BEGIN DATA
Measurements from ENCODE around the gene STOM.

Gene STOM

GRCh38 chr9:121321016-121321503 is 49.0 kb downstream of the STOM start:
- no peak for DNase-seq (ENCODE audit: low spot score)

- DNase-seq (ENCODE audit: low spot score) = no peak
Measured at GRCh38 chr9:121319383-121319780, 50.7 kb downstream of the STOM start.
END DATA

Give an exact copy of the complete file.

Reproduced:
Measurements from ENCODE around the gene STOM.

Gene STOM

GRCh38 chr9:121321016-121321503 is 49.0 kb downstream of the STOM start:
- no peak for DNase-seq (ENCODE audit: low spot score)

- DNase-seq (ENCODE audit: low spot score) = no peak
Measured at GRCh38 chr9:121319383-121319780, 50.7 kb downstream of the STOM start.